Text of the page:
In 2010, in Jones v. Harris Associates L.P., the U.S. Supreme Court adopted the Second Circuit’s long-standing Gartenberg standard for cases brought under Section 36(b) of the 1940 Act. As part of its decision in Jones, the Supreme Court reversed a 2008 decision of the Seventh Circuit (which had applied a different standard), and remanded the case so that the Seventh Circuit could evaluate whether the district court had correctly decided to dismiss the case under the Jones/Gartenberg standard. On August 6, 2015, the Seventh Circuit issued its decision, affirming the dismissal of the case on summary judgment by the district court.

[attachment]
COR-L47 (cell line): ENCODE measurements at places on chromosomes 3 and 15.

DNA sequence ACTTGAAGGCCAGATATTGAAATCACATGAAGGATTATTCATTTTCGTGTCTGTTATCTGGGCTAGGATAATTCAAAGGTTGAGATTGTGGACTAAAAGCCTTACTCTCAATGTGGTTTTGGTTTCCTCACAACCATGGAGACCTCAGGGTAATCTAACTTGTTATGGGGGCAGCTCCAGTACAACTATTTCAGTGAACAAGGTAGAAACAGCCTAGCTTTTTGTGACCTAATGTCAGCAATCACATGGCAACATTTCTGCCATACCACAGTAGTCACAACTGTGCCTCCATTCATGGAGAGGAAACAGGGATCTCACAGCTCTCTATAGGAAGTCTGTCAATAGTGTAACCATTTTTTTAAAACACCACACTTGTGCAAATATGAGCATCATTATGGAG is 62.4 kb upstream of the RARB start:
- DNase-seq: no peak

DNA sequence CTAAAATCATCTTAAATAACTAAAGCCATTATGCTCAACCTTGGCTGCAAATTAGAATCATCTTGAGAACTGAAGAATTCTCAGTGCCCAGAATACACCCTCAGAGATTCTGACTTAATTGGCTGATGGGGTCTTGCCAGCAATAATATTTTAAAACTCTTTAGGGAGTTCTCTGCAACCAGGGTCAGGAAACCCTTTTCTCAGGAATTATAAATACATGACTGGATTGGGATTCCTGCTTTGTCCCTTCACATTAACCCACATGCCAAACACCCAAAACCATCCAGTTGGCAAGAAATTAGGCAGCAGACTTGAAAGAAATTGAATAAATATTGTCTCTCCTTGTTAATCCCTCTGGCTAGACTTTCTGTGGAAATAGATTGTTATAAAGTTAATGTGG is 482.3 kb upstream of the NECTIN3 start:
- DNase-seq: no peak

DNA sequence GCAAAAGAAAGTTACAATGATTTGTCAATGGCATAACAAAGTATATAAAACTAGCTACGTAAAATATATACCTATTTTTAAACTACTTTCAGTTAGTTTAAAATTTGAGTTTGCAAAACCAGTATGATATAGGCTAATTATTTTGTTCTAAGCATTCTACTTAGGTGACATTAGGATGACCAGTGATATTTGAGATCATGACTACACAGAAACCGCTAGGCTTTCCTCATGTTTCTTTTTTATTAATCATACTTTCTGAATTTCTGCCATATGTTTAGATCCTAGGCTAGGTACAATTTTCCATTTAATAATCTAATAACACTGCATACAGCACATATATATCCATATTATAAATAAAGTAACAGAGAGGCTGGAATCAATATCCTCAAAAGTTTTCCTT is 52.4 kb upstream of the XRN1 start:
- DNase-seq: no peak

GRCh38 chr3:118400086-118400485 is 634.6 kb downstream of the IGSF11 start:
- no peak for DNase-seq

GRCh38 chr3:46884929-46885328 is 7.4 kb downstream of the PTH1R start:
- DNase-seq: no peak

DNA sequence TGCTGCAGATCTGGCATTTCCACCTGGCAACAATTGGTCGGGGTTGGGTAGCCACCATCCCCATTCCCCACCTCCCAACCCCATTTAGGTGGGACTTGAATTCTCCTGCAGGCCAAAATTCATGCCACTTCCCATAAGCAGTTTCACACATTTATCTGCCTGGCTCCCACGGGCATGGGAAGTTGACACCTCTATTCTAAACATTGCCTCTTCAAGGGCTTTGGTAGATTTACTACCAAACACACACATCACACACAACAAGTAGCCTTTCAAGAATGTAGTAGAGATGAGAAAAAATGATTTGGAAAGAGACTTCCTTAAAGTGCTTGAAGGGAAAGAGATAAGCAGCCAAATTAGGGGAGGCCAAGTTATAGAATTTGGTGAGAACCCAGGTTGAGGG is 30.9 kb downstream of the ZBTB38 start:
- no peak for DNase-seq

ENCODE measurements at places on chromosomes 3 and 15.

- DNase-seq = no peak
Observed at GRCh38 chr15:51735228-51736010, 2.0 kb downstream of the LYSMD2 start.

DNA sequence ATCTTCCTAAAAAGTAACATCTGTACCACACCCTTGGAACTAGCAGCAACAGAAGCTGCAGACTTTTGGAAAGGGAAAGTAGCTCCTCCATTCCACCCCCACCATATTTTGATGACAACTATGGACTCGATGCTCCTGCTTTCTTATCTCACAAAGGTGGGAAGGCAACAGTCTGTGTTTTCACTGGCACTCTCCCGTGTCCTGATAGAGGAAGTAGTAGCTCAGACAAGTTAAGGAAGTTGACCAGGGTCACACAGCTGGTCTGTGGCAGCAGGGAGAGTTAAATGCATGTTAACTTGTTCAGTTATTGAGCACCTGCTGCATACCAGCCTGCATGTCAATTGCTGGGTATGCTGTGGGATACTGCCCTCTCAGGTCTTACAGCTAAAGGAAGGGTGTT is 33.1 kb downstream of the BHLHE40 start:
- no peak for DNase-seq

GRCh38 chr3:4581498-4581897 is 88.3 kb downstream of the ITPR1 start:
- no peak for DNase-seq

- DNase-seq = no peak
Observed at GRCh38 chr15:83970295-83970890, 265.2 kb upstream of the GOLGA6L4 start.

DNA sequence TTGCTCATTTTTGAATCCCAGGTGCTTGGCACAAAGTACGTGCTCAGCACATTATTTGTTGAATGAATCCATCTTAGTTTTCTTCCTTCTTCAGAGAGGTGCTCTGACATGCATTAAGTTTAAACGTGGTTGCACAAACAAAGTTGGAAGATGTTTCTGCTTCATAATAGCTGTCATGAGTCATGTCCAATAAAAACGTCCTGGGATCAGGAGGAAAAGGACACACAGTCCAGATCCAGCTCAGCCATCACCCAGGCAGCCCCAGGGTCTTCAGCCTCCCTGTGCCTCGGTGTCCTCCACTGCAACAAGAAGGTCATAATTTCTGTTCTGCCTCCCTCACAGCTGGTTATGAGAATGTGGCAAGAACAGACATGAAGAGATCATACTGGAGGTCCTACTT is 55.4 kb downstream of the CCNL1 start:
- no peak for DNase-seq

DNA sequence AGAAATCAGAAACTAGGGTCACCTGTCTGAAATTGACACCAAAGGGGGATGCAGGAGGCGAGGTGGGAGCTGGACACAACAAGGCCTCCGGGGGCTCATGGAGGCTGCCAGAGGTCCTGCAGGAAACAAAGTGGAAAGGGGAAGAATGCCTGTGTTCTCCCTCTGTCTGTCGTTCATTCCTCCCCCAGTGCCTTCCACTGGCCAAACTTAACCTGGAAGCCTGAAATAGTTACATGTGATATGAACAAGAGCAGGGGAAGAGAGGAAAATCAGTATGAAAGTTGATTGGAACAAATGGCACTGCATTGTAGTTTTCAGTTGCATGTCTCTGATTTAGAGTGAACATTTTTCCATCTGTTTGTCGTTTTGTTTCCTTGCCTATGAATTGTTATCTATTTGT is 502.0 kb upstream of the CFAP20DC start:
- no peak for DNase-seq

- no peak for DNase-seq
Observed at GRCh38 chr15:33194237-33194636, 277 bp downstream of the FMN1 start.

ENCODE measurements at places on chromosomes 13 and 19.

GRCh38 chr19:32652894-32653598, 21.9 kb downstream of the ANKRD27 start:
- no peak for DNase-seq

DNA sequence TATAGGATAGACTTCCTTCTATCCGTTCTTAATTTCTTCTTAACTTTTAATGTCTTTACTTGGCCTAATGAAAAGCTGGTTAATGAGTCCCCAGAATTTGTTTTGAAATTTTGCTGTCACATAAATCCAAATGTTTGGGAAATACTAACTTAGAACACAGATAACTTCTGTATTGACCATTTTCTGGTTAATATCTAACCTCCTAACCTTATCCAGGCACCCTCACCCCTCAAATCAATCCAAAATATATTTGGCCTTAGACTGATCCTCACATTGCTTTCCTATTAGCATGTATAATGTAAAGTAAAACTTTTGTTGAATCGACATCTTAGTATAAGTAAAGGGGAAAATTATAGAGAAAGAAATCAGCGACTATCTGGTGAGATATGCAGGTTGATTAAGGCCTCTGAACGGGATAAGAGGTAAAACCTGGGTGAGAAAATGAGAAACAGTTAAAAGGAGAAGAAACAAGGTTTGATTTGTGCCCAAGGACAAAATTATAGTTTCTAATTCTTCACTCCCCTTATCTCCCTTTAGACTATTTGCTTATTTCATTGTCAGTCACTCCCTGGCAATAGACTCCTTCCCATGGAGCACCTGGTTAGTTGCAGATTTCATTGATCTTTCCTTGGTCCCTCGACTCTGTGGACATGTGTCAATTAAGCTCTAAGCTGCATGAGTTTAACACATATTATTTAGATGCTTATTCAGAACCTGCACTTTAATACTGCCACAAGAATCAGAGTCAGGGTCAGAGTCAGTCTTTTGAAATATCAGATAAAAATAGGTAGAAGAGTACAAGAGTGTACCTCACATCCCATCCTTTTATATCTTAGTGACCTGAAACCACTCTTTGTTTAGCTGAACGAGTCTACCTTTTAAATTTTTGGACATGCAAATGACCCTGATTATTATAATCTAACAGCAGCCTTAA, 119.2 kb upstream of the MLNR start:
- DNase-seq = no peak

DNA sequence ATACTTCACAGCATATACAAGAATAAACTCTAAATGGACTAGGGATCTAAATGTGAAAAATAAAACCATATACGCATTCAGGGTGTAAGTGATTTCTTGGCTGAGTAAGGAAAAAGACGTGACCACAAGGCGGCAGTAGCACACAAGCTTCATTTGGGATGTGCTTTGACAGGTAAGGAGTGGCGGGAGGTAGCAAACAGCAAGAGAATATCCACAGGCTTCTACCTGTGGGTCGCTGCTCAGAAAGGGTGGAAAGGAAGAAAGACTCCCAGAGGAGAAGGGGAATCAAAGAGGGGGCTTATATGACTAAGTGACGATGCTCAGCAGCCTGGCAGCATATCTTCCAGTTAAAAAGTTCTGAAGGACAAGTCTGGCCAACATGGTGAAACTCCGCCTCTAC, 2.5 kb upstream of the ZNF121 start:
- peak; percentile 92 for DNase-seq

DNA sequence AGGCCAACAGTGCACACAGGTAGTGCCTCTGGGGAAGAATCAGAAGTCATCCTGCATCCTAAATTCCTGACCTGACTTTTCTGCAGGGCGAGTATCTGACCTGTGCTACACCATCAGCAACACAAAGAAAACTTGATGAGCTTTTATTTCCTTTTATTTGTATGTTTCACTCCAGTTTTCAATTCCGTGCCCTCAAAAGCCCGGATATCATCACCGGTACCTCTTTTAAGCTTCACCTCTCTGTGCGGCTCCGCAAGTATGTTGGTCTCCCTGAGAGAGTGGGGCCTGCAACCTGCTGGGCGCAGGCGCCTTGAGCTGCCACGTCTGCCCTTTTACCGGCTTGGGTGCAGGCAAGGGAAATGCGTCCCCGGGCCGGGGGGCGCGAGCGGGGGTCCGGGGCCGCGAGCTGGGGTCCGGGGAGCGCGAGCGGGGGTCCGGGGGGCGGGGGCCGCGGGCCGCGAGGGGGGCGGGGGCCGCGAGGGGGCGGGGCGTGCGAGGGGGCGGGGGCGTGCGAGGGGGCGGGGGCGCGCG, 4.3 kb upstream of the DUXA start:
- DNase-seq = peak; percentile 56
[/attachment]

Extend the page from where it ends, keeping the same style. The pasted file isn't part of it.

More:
According to the Seventh Circuit, the district court’s review of the record on summary judgment focused on the lack of material dispute about four propositions: (i) the fees charged by the adviser were in line with those charged by advisers for other comparable funds, “which tells us the bargaining range”; (ii) the adviser provided accurate information to the funds’ boards, whose disinterested members approved the fees; (iii) the fee schedules contained breakpoints; and (iv) the fees could not be called disproportionate in relation to the value of the adviser’s work, as the funds’ returns (net of fees) were the same as, if not better than, the returns of comparable funds advised by third parties. With respect to a comparison between fund fees and fees charged to institutional clients, the Seventh Circuit noted that, in Jones, the Supreme Court had not disagreed with the Seventh Circuit’s 2008 approach. Differences in fees charged to other types of clients do not create a material issue of fact when the plaintiffs had not proffered evidence showing that (a) the adviser’s services provided to other types of clients were the same as services provided by the adviser to the mutual funds in question or (b) that the adviser incurred the same costs when serving other types of clients.